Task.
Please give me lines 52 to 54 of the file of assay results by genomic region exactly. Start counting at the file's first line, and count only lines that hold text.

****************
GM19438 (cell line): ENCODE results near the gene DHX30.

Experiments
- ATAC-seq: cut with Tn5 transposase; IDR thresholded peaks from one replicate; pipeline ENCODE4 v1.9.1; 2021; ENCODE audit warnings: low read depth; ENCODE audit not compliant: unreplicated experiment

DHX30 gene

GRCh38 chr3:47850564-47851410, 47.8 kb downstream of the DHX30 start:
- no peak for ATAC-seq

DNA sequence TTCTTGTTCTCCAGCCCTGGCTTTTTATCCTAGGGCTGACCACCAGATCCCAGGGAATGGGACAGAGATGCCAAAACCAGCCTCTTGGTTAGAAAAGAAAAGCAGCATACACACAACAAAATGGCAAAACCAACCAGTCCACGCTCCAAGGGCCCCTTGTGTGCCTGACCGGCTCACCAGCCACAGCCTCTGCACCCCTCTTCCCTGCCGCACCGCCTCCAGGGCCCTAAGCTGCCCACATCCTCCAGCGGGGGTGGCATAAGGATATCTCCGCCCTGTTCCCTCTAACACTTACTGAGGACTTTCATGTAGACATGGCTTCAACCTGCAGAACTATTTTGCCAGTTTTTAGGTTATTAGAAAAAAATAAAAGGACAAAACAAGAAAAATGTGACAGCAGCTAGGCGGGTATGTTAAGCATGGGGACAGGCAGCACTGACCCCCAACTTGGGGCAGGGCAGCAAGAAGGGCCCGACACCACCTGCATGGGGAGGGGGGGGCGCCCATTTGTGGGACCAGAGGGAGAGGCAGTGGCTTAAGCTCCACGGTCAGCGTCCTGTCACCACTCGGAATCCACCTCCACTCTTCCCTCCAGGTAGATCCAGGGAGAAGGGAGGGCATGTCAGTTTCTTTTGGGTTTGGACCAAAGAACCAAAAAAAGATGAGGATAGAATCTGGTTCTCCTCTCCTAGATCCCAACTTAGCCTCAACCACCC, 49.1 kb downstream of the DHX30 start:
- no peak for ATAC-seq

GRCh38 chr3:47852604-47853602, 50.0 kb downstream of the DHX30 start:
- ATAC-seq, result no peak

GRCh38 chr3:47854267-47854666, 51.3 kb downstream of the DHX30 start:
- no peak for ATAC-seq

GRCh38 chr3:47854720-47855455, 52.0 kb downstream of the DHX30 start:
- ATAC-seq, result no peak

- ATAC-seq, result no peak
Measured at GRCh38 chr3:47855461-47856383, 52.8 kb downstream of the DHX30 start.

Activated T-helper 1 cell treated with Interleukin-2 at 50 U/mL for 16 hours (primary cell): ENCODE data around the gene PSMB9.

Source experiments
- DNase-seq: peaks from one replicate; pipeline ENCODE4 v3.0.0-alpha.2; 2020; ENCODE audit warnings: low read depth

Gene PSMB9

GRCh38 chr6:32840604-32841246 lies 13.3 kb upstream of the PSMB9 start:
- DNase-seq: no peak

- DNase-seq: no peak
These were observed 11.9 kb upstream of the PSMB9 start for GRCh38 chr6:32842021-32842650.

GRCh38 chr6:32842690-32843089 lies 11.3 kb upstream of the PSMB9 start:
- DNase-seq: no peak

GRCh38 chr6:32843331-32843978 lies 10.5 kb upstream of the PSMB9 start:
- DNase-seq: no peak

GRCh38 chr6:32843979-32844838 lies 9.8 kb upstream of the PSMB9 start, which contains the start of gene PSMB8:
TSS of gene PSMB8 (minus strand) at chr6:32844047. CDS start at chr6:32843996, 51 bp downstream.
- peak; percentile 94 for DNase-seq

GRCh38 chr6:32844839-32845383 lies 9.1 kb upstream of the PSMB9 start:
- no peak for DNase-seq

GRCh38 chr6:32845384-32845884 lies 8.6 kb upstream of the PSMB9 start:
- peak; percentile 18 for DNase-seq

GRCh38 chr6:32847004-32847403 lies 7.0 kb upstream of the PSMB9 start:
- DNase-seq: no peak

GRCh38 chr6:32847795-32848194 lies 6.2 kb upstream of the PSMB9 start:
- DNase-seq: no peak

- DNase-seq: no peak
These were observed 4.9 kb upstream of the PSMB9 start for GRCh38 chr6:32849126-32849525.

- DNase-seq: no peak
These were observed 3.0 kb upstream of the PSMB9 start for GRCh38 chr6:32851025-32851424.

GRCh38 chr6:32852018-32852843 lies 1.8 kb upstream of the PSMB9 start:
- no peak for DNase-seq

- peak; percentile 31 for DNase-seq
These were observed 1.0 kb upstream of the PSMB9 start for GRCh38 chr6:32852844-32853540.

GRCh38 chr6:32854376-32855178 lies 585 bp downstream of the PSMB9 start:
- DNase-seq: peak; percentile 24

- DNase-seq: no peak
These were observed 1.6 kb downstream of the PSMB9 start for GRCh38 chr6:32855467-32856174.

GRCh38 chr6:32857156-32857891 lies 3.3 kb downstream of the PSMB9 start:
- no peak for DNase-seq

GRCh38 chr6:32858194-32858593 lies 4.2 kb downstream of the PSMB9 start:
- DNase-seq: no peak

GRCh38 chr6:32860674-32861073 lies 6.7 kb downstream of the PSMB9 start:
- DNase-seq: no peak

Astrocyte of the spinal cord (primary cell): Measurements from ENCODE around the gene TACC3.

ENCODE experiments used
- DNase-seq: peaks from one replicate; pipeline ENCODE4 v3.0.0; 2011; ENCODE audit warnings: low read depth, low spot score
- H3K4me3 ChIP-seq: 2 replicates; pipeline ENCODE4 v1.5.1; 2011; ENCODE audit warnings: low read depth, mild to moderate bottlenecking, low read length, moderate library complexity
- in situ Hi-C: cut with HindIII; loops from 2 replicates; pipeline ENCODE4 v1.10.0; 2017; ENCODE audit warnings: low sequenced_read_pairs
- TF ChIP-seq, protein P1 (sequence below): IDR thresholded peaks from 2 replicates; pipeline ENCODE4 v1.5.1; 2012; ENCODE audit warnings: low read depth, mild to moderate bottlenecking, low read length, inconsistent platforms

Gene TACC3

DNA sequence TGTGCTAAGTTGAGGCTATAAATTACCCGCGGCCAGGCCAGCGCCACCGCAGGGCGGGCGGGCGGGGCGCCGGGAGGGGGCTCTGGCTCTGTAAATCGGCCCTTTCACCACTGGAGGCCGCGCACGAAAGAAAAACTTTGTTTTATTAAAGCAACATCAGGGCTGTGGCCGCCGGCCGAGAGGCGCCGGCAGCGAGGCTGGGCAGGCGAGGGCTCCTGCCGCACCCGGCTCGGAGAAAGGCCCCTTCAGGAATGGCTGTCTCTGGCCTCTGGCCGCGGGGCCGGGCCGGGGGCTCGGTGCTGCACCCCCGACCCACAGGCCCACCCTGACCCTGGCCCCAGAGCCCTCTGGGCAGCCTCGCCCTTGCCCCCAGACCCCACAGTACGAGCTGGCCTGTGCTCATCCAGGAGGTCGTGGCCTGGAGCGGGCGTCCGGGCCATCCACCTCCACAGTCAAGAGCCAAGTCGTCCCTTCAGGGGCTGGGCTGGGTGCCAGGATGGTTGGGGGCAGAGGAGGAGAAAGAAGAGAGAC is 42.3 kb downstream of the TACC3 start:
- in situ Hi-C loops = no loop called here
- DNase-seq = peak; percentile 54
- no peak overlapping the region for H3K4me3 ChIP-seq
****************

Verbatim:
GRCh38 chr6:32857156-32857891 lies 3.3 kb downstream of the PSMB9 start:
- no peak for DNase-seq

GRCh38 chr6:32858194-32858593 lies 4.2 kb downstream of the PSMB9 start: